Sun glints off a goldent statue of a pioneer in this tree-framed closeup of the top of the Oregon Capitol building.

Sun glints off the pioneer atop the Oregon Capitol building in Salem, Ore., Saturday, June 29, 2019.

Bradley W. Parks / OPB

Oregon House Republicans who have been slowing down the legislative process with a constitutional roadblock presented a series of demands Monday for returning to more normal activity. But their list was nearly immediately pushed aside by a more pressing hindrance: a possible COVID-19 exposure in the chamber.

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House Speaker Tina Kotek, D-Portland, said Monday she was delaying all action in the House until March 29 at the earliest, after someone who had been in the chamber last week tested positive for the coronavirus.

“I cannot comment on who,” Kotek told reporters. “All I can say is someone who was interacting on the House floor last week has tested positive.” It was not clear Monday afternoon whether the individual was a lawmaker or staffer in the Capitol.

The news added additional complexity to a session that has already seen plenty of turmoil in the House. Republicans for weeks have been requiring all bills be read in full before a final vote, a strategy that has led to lawmakers spending long hours together in the chamber — and led some to worry about catching the coronavirus.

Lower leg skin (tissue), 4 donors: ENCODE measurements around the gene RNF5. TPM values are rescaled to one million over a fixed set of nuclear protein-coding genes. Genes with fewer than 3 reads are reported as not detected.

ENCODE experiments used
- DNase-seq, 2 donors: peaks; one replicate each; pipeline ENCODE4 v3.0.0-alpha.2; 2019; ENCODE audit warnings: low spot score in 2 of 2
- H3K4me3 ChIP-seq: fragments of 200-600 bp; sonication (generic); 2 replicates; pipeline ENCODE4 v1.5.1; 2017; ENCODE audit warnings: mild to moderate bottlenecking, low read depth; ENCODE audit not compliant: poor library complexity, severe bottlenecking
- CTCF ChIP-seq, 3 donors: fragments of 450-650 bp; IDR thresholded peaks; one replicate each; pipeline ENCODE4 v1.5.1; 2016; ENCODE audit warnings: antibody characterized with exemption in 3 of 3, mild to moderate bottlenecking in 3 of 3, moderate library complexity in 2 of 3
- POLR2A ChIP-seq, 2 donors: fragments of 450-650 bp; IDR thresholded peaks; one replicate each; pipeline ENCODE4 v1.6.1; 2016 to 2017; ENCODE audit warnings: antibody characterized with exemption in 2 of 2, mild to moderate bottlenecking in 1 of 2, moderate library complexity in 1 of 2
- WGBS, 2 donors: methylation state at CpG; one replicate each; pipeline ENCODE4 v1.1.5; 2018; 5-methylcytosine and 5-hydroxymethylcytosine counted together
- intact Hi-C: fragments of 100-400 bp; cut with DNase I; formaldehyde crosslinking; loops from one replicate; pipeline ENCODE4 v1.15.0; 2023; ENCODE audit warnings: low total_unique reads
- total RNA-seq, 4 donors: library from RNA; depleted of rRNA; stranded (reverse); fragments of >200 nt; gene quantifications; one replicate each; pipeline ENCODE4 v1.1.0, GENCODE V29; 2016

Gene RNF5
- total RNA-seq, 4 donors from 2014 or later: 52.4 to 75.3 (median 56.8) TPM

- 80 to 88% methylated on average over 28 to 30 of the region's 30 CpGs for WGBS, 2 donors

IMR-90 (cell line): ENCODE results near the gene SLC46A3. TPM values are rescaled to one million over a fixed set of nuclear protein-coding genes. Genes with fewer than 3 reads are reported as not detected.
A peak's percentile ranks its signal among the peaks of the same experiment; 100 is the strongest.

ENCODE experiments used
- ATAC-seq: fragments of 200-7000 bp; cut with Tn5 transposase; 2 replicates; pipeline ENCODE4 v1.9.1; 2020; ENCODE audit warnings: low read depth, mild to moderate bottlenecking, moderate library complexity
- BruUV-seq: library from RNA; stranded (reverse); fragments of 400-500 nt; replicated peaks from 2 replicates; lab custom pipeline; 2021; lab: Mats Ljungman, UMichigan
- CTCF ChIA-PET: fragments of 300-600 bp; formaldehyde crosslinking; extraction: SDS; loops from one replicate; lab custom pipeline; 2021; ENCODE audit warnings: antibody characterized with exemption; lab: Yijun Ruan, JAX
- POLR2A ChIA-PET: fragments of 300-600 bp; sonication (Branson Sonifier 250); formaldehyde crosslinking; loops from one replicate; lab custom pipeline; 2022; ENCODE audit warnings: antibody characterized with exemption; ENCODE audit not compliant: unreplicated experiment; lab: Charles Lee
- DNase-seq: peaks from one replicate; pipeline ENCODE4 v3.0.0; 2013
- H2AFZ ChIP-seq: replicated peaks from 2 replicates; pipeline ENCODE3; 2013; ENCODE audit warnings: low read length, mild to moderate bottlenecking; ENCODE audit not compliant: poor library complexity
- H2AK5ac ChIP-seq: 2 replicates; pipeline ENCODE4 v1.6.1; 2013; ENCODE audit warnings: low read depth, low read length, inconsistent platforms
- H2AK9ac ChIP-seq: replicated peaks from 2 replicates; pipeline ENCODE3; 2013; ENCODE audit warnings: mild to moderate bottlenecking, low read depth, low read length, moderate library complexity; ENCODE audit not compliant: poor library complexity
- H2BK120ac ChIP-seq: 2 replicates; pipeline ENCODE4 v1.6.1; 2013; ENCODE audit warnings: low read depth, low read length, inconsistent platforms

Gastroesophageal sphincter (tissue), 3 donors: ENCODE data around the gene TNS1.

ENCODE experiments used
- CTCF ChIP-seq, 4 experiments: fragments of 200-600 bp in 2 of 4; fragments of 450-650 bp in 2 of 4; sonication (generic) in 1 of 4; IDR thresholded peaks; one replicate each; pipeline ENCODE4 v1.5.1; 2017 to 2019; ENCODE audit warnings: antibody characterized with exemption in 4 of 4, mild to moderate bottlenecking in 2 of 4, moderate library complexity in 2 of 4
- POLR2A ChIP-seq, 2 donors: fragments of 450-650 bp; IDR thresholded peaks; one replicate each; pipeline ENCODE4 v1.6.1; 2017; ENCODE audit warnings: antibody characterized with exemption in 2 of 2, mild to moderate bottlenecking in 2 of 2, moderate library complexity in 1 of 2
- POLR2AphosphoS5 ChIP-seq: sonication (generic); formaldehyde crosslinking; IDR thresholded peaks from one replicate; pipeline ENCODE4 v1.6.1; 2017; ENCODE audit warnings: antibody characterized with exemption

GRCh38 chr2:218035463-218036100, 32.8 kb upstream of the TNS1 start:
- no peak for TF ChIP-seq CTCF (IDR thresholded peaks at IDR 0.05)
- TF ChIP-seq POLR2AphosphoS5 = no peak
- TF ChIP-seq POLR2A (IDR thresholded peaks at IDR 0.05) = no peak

In the first sure sign of what it might take to end that standoff, House Republican Leader Christine Drazan sent a letter to Kotek Monday laying out, in sometimes cutting terms, what it would take to restore the pace of the legislative session.

“As long as the building is closed to the public and deeply controversial legislation continues to be fast-tracked in committees, we will continue to depend on the Constitution, to remind the supermajority we should not operate like it’s business as usual while the public is shut out,” Drazan wrote.

In years past, the constitutional rule that bills be read in full before passage has often been an afterthought, with both parties agreeing to skip bill reading. But the consent of two-thirds of members is required to waive the rule, and Republicans have used it increasingly since 2016 to slow the agenda of the majority Democrats and to attempt to gain more say in legislation.

Kotek on Monday called the move a “pseudo-walkout” that only serves to derail the session.

“I’m frustrated this is becoming normalized behavior,” she said.

Demands that Drazan listed in her letter include: Democrats killing “divisive or controversial” proposals, only moving bills that have bipartisan support, and giving more consideration to her members’ amendments. Drazan is also requesting that Kotek not schedule overly long floor sessions and ensure that both opponents and supporters of bills get equal time to testify in committee.

“This is a year for healing, in our state and nation; a time to come together,” the letter said. “It is not a time for deeply divisive, partisan legislation while the public is locked out of the building.”

While bill reading is not a new tactic, it brings another wrinkle in the age of COVID-19.

As she did last year, Kotek has responded to the Republican slow down by signaling she’ll require lawmakers to appear on the House floor for longer periods of time. As of Monday morning, she had scheduled representatives to spend roughly 19 hours in session this week.

She later canceled all of those sessions, after a person who interacted with members of the House last week tested positive for COVID-19. House floor sessions have now been delayed until at least March 29.